I’ll be honest: when I was in school, I never was much of a math person. In fact, I would have been quite happy if I could have figured out how to maneuver through college without taking a math class.
Alas, I wasn’t quite clever enough to figure out how to pull that off, so I instead enrolled in the one math course for all non-math majors. I jokingly referred to this class as “idiot math.”
In retrospect, taking “idiot math” was anything but idiotic, for it taught me a number of practical elements of financial literacy. And as financial experts David Choi and Ron Rishagen explain in the LA Times, financial literacy is quickly becoming a thing of the past.
According to Choi, today’s high schoolers should get a “C-minus” when it comes to “their knowledge of basic money matters, such as how to write a check.” Choi goes on to note:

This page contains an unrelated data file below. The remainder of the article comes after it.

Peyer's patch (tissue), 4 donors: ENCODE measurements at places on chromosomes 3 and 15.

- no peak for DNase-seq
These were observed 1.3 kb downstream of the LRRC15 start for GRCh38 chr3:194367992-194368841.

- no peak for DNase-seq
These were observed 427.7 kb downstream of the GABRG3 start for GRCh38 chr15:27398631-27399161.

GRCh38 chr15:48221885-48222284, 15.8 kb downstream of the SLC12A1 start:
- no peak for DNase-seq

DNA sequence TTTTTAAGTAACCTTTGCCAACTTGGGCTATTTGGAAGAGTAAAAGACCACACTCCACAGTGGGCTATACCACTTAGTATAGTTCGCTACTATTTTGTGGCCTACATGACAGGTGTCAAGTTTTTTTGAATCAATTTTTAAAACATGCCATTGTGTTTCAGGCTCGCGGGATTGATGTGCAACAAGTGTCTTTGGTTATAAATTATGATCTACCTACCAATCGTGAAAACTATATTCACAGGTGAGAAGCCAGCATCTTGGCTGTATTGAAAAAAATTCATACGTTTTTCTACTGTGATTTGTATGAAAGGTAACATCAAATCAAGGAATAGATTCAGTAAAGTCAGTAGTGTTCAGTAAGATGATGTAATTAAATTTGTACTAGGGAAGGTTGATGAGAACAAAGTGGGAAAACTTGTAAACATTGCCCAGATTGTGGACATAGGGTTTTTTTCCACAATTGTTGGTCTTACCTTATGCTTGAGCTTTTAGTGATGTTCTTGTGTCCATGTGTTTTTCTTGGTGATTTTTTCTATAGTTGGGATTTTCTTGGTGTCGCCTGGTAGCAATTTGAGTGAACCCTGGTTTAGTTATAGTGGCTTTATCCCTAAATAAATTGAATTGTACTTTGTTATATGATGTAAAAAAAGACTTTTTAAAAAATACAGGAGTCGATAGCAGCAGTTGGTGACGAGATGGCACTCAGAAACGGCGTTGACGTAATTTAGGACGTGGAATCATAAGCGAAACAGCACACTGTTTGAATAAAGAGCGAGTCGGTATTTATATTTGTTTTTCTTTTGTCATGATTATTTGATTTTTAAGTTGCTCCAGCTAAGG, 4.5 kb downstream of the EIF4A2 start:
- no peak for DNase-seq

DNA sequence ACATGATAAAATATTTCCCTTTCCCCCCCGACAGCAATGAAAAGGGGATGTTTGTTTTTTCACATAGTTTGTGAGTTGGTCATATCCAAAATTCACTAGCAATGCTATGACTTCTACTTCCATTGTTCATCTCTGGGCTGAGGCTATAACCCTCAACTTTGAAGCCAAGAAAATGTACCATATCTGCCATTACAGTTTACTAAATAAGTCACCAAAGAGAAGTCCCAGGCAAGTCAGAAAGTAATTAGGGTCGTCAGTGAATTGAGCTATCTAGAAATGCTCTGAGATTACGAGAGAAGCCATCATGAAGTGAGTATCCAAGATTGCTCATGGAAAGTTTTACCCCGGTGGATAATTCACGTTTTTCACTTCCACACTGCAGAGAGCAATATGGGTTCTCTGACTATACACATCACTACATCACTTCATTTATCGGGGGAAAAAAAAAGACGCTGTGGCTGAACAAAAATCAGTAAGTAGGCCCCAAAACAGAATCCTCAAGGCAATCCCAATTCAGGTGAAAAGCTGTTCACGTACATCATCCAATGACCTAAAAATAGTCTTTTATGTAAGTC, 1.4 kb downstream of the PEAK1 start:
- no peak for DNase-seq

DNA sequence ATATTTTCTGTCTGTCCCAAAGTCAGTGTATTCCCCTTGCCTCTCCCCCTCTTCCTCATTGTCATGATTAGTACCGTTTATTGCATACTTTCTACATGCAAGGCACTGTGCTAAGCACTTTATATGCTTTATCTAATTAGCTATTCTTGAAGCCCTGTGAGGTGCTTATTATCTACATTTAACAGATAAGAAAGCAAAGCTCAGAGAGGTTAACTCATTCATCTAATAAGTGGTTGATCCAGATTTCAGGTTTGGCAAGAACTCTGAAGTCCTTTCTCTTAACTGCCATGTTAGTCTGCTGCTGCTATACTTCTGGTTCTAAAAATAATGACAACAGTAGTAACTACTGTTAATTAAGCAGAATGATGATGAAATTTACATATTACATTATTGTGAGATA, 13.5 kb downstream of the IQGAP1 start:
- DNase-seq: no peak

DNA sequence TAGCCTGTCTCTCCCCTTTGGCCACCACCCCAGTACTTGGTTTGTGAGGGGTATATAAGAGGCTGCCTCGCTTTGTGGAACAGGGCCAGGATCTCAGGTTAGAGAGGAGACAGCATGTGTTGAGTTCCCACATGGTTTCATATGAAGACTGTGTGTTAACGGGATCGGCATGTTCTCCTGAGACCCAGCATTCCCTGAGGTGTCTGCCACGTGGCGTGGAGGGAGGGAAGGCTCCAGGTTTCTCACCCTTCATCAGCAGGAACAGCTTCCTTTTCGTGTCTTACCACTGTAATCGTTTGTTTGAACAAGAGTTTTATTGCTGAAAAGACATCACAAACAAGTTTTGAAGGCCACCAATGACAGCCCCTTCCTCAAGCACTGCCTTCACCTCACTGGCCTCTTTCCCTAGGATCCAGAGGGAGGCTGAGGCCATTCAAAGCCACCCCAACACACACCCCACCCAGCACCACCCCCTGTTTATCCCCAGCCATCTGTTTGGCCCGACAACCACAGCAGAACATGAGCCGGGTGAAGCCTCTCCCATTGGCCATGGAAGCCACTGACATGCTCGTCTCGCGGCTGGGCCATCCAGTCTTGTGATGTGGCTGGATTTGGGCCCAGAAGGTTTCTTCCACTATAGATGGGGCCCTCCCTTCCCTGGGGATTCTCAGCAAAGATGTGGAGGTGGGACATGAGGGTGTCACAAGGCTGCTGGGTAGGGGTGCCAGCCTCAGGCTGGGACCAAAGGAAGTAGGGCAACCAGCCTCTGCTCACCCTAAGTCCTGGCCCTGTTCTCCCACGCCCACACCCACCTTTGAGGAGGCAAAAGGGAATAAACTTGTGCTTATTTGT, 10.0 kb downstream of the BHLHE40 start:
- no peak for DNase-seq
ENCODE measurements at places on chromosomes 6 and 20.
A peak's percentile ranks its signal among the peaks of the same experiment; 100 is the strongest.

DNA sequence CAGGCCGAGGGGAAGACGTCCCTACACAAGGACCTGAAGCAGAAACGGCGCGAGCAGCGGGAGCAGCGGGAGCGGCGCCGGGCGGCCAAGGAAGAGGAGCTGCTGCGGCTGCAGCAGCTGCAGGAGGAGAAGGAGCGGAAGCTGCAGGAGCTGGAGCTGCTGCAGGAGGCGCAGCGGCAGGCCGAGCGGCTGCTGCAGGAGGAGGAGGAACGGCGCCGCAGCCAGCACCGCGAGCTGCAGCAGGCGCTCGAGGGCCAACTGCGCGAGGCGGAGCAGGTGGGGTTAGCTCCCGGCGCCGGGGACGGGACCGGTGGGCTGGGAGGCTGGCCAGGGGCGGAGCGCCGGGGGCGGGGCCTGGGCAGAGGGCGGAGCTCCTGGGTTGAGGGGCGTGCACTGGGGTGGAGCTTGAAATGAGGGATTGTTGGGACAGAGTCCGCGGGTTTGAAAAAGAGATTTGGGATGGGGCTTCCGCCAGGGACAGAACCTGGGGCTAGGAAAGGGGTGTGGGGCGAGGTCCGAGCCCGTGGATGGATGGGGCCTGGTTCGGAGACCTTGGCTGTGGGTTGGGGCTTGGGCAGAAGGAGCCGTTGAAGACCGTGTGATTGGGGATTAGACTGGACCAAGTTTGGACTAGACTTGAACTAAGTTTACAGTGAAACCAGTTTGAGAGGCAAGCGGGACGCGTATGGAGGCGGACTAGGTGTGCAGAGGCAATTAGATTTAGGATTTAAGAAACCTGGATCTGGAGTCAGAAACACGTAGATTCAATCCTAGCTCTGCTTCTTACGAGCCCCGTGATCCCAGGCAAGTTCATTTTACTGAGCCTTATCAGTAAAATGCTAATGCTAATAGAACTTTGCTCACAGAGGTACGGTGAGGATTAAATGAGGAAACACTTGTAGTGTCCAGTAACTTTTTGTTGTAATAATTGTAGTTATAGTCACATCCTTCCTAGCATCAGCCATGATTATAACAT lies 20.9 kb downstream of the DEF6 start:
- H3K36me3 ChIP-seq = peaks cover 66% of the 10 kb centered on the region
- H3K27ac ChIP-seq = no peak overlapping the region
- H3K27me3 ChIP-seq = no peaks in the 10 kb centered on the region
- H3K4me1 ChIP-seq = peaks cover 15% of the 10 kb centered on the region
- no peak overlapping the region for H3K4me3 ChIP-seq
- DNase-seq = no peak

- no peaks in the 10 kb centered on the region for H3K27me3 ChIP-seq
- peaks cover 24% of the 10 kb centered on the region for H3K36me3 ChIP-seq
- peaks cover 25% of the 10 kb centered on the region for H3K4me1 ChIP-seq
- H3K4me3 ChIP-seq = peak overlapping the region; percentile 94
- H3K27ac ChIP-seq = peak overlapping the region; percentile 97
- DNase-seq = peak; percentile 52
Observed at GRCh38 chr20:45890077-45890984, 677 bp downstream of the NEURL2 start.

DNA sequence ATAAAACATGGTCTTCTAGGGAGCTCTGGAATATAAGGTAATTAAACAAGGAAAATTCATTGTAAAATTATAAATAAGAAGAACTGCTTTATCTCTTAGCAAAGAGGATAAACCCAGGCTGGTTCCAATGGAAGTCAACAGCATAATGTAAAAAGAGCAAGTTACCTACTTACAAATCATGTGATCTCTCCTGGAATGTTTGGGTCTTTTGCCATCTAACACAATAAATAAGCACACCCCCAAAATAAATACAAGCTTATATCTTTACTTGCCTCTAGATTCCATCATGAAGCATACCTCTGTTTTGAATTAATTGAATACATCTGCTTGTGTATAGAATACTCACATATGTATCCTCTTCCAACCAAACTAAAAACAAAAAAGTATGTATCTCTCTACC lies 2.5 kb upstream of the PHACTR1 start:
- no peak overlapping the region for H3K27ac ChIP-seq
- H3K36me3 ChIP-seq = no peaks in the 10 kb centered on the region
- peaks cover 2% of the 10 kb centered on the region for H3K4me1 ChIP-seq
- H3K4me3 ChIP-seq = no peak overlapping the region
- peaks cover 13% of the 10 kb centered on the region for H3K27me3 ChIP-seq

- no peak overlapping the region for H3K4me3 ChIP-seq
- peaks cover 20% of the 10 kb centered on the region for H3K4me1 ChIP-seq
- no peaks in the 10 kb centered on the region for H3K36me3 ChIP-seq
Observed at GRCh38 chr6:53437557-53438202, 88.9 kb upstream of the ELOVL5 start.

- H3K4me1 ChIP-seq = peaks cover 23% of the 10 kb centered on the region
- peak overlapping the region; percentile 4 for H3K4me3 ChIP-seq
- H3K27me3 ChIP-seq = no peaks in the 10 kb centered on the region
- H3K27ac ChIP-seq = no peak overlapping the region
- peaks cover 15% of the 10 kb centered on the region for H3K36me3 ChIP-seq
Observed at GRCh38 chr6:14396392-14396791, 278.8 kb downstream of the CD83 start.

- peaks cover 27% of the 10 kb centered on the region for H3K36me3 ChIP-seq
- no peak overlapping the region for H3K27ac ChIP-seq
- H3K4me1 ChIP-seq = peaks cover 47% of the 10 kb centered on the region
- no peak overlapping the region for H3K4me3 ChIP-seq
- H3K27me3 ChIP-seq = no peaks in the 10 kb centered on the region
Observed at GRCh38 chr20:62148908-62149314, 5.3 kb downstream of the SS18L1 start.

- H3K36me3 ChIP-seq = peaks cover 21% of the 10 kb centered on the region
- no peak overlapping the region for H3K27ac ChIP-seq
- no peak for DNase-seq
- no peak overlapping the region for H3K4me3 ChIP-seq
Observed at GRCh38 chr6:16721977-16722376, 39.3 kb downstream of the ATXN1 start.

“More important than those mechanics is their understanding of the value of money and the idea of budgeting and not overspending. There’s also the sense of delayed gratification and not spending all you’ve got but saving for a better tomorrow. That kind of mind-set is where they really lag.”
As Choi and Rishagen explain, the reason why today’s kids have little understanding about how to personally manage their money is that neither schools nor parents are instilling this practical knowledge in children. In fact, many parents themselves have limited financial knowledge.
Given these facts, would it be wise to give students practical financial knowledge before they even get to college? Would it be reasonable to allow schools to replace one of the many higher math courses high school students are required to take with one which teaches them how to balance a checkbook, figure out the cost of a mortgage, and learn the value of compound interest?
Annie Holmquist is editor of Intellectual Takeout, an online magazine and sister publication of Chronicles.